The National Guard and other military services provided valuable services after Harvey, and in many cases, they made up for limited local emergency resources. However, the urban and suburban areas affected by Harvey were so large and complex that despite the assistance of military personnel, outside expertise, and incoming supplies, the totality of resources was insufficient to meet the scale of need. The American Red Cross estimated 28,000 square miles of land were flooded by Harvey, an area “the size of Lake Michigan.” This displaced at least 32,000 people. Twenty-two states sent a total of 160 helicopters and four states sent a combined 17,000 troops. The military played a critical role in the places it served, especially with air rescue, but most people we worked with across the area never encountered a member of the National Guard or other forces, due to the sheer size of the disaster. The storm affected large parts of dozens of counties across multiple states. Army Major General Brian Harris admitted that, “we are used to a three-day storm. Hurricanes, they come in and move fast and they go in three days…We’ve not seen a storm that came in and lingered for six days and drops [sic] 50-plus inches of water in one place.” This trend of mega-disasters affecting megacities presents significant challenges to providing public safety services across numerous local, state, and even national jurisdictions.

Second and ThirdOrder Effects of Poor Urban Planning

The costs to Harvey’s victims were enormous and it will take years for many of these people to fully recover. Their losses and suffering are second- or third-order effects of a cascading disaster exacerbated in the first order by limited or poor urban planning. The utter chaos in the wake of Harvey was worsened by an ‘anything-goes,’ hands-off version of mixed zoning that led to Houston’s massive urban sprawl in disaster-prone areas.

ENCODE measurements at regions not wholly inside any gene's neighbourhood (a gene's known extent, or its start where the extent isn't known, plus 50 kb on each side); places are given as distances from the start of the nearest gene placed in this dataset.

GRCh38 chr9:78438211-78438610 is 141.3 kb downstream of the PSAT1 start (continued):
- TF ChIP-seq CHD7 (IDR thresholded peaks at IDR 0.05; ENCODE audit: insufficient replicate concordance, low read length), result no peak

Houston offers a domestic version of what happens when major storms hit millions of people living in the littoral zone of the Gulf Coast. Houston is flat “like a pancake” with most suburbs never rising 40 feet above mean sea level.  Downtown Houston is only 50 feet above sea level (the highest point in the Northwest suburbs is only 128 feet above sea level). One result of Houston’s rapid, sprawling growth is that a significant proportion of the area’s previously rain-soaking wetlands have disappeared in the last 25 years, now covered with concrete and asphalt. Although the area was hit by hurricane force winds, the major problem was the record-breaking rainfall produced by a slow-moving storm. Drainage in the Houston area relies on a series of bayous, all of which were overwhelmed by trillions of gallons of water. Many socially-vulnerable populations lived in these areas that were most disaster-prone, due to their lower cost.

Megacities … require strategic, operational, and tactical strategies to maintain overall public safety and order. [They] reflect a global trend of dense urbanization along coastlines, with many marginalized populations at risk from further climate change and mass disasters.

Despite the loss of life and property and an economic decline, there are very few signs that Houston’s laissez-faire approach to human settlement is going to change. Instead, the area will probably continue to grow. Considering the types of megacities where the Army is likely to operate in the future, the Megacities Concept Team proposed New York City as an example of a highly integrated city that enjoys central planning, high-quality infrastructure, managed growth, and high resilience to natural and technical stresses and instability. Loosely integrated cities, such as Lagos, Nigeria, lack formal control over much of the urban environment. Mass in-migration and growth of unregulated slums leave such cities particularly unstable and vulnerable to infiltration by non-state actors. Moderately integrated cities, such as Bangkok and Rio de Janeiro, exhibit both formal and informal systems, as well as mixed-infrastructure qualities and growths of less-integrated parts of their urban environments, with limited formal government control. We suggest military planners will not necessarily have to visit Bangkok or Rio to learn about moderately integrated cities when many of their same lessons can be learned in Houston.

Culturally Complex, Changing Environments